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Teaching of conditional sentences

The Teaching of Conditional Sentences

Part 1: Evaluation of the Textbook Treatment of Conditional Sentences

I. Introduction: Definition of Conditional Sentences

In grammar, conditional sentences refer to the discussion of factual implications or imaginary or hypothetical situations and their results. They express something that must happen or be true if another thing is to happen or be true (Hornby, 2000; Swan, 1996). Generally, conditional sentences consist of two main clauses – a main (‘conditional') clause containing a verb in a form with will or would, and a subordinate clause that is introduced by if (Parrott, 2000). The order of the two clauses can appear interchangeably. When the if-clause leads the sentence, normally a comma is used. However, when the conditional sentence takes the lead, no comma is found after it. In certain cases, the way we use this comma in conditional sentences lies ‘partly on their length and partly on personal preference' (Parrott, 2000, p. 231).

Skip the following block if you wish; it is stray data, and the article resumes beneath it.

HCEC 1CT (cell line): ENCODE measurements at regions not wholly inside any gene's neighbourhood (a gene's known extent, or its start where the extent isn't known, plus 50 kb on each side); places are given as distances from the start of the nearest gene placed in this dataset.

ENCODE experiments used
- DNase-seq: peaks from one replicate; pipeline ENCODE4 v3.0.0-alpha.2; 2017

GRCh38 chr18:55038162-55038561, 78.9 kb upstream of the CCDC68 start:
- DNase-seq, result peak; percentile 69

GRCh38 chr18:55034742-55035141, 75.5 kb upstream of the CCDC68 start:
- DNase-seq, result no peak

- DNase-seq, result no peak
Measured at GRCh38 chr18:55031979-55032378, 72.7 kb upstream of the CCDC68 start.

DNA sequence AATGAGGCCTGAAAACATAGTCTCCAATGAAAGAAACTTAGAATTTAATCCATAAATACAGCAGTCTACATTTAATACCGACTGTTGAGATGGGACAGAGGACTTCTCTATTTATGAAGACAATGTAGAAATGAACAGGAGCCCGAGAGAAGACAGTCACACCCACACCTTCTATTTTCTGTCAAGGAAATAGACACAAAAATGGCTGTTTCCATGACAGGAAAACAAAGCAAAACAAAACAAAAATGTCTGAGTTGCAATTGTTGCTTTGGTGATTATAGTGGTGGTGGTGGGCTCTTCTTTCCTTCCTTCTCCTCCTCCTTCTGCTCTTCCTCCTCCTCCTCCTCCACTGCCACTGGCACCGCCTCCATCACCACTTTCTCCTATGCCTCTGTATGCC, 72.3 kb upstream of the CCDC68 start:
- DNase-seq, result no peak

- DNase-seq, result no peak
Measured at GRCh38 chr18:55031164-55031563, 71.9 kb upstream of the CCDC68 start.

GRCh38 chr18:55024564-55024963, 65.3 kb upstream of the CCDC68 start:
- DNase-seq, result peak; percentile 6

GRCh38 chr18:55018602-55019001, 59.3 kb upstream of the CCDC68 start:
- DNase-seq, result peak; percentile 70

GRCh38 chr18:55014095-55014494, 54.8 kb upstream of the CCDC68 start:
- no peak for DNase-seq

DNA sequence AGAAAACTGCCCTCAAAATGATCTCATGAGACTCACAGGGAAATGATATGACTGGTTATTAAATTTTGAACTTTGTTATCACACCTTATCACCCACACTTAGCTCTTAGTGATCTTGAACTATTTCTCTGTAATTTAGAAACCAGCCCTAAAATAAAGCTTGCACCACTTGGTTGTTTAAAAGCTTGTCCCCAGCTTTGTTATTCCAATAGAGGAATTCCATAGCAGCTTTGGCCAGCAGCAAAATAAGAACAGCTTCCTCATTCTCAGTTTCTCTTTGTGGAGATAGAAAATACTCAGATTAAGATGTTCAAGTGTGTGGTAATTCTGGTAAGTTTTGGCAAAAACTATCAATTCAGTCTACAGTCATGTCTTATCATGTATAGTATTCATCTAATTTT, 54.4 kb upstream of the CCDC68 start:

II. First Conditional

A. Basic Form

In the basic form of the first conditional, the verb in the if-clause takes the present tense, and the verb in the main or conditional clause takes the simple future.

If Clause

Conditional Clause

If + present tense,

Future tense

Conditional Clause

If Clause

Future tense

If + present tense

B. Meaning and Use

Generally, the first conditional or conditional sentence type one is used to express a probable condition and its probable result in the future (Soars & Liz, 2007; Swan, 1996; Thomson & Martinet, 1986). Nonetheless, it does not limit itself only to this use. Parrott (2000) points out that this type of conditional is employed to show ‘aspects of persuasion such as cajoling and negotiation and for giving warnings and making threats'(p. 232), as can be seen in the examples below.